If a meal train has been organized, use it to avoid “over-fooding.” We received so much food, especially at the beginning of my journey, we had to move “buy fridge for basement” from No. 27 on our to-do list to No. 1. Drop off portions in several small containers so some can be frozen. The meal train also will help you learn what the person likes, as well as what she can’t eat. During chemo, many of us can’t eat raw food, such as sushi or even salad, or anything spicy. And while there’s certainly a temptation to eat nothing but macaroni and cheese and beer during chemo, our bodies need healthy whole, rather than processed, food.

4. Keep in touch.

Send cards, emails, texts, social media messages and make calls. Several friends, family members and co-workers sent me cards on the regular, and every card I received brightened my mood. We almost had to buy more furniture where I could prop my cards. I also loved receiving drawings from my friends’ kids. Nothing says “happy” and “live to the fullest” like a child’s coloring. Send anything funny, no matter how corny, that elicits a laugh. Anything hopeful and inspiring is great, too. Just hearing from folks and knowing they were rooting for me was so empowering. During some of my less-than-optimistic moments, I’d re-read the cards on my mantel and scroll back through Facebook posts and texts. It would remind me I had an A-list team walking with me.

5. Help with chores.

Grocery shopping, cleaning, laundry, yard work — all the things you just love to do at your own home can be especially hard for a cancer patient to complete. One of my neighbors would text me as she was headed to the grocery, and I’d reply with a list and then just repay her. My yard will never look good as it did this summer after a crew of friends helped with landscaping and planting.

On March 1, during her first time receiving chemo at the Kettering Cancer Center, Kristen Wicker colored what she felt was a very appropriate page in her dirty words coloring book. CONTRIBUTED(Contributing Writer)

6. Give from the heart.

I now have a collection of things I will always treasure from friends I just adore: a hand-knitted shawl, a rock with the word “courage,” artwork, stuffed animals, a thin silver bracelet with “never give up” stamped on top and one with a bead for each of my Noble Circle sisters, a medal with a pink ribbon that reads: “I kicked cancer’s butt: What’s your superpower?” I also received Reiki, restorative yoga and meditation sessions, and a foot massage from friends who are healers. A list of books, movies, TV shows and anything to stream on Netflix you love and think we might enjoy is also a useful and thoughtful gift. 

>> Ways to join the fight against cancer

7. Offer rides.

I couldn’t drive for long periods of time thanks to being on pain medications or just being in pain. Some of my trips to doctor appointments turned into lunch or shopping dates, adding a dose of fun to something that is anything but.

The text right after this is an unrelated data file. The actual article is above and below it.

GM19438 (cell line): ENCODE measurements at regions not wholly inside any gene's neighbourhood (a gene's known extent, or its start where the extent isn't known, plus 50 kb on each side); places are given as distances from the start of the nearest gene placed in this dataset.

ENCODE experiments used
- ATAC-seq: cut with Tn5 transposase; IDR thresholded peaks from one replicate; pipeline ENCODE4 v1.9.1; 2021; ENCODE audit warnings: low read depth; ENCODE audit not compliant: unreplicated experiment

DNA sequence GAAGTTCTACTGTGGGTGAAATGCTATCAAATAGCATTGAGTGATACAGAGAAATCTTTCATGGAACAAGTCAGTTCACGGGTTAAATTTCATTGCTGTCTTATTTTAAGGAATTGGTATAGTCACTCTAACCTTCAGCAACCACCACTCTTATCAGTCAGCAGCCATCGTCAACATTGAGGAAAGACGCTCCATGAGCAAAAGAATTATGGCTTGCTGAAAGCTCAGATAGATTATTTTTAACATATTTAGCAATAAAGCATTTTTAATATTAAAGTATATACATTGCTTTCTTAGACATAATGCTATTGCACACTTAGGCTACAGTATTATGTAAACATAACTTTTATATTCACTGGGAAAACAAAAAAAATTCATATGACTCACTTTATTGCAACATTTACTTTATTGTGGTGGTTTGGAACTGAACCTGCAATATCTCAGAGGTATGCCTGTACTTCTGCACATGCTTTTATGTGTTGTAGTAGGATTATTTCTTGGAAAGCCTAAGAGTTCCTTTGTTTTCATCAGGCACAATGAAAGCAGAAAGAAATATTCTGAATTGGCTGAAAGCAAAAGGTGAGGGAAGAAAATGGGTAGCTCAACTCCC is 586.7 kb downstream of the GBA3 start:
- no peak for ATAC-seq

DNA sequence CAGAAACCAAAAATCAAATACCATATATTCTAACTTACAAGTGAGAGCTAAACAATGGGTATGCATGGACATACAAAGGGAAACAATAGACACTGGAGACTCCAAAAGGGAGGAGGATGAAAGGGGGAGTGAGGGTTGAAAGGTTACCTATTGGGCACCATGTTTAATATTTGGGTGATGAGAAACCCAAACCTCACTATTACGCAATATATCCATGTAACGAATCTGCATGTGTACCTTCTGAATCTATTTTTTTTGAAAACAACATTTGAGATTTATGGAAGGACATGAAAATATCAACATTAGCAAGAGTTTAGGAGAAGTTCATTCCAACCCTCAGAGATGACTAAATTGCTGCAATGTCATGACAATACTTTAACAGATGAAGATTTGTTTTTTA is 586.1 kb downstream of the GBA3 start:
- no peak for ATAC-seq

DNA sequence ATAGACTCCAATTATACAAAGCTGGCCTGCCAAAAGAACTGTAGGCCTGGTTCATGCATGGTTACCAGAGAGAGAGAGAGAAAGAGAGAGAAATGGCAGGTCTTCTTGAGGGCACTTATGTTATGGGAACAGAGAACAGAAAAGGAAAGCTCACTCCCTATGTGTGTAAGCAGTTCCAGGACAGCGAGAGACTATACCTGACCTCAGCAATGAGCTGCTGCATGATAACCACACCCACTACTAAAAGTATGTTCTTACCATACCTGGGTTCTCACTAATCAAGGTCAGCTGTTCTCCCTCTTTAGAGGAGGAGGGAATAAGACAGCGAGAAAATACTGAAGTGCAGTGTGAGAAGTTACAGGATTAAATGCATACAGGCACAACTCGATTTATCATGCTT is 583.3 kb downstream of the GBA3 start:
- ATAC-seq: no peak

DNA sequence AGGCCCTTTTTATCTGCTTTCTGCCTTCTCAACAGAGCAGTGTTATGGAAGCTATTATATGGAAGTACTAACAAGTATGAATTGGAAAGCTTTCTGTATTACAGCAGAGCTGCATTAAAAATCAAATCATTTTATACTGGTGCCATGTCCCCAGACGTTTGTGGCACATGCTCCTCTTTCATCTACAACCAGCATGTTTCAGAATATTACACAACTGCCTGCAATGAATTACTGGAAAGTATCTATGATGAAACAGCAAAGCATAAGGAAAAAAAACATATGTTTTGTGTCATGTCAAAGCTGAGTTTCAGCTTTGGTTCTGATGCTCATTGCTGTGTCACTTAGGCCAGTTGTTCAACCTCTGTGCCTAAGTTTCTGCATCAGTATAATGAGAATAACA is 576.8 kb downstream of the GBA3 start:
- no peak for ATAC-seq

Kristen Wicker (left) is taking her first-time wig shopping seriously with friends (L-R) Mindy Finch, Alexis Larsen and Amelia Robinson at Beauty Outlet, 4599 Salem Ave. CONTRIBUTED(Contributing Writer)

8. Make a play date.

Offer to take us out for some fun times so we can get out of our Hobbit hole and back into the real world. My adventures included pedicures and manicures, lots of wonderful meals, and attending a poetry class, festivals and art exhibits. Invite us out to do things you think we’ll enjoy, but that aren’t too physically taxing. If we can’t get out of the house, bring the adventures to our door. For example, two of my main gals brought over brunch stuff and cooked for me one day when I was really sick. It was such a relief to laugh with them without having to leave the comfort of my sleep recliner.

9. Help with organizing.

One thing’s for sure: Cancer patients have a lot of paper, whether it’s bills, receipts, care instructions or manuals about caring for wigs. It’s almost too much for one brain, especially one in a chemo fog, to process. Staying on top of things is tough when you’re sick. One of my friends helped gather addresses for thank you notes (which reminds me I still need to write those … ) and another created a Lotsa Helping Hands page for me to organize the assistance I needed to come out strong on the other side.

Kristen Wicker (right) shortly after going bald and her partner and primary caregiver, Matthew Leclaire, at home in Dayton. CONTRIBUTED(Contributing Writer)

10. Offer to help the primary caregiver.

Whether a spouse, partner, friend or family member, it’s likely one or two people are doing the bulk of the dirty work. And it’s definite those folks are stressed, too. My partner went to a lot of rock shows, played cards and went to movies with his friends to blow off steam. Drop off something for the primary caregiver along with those flowers.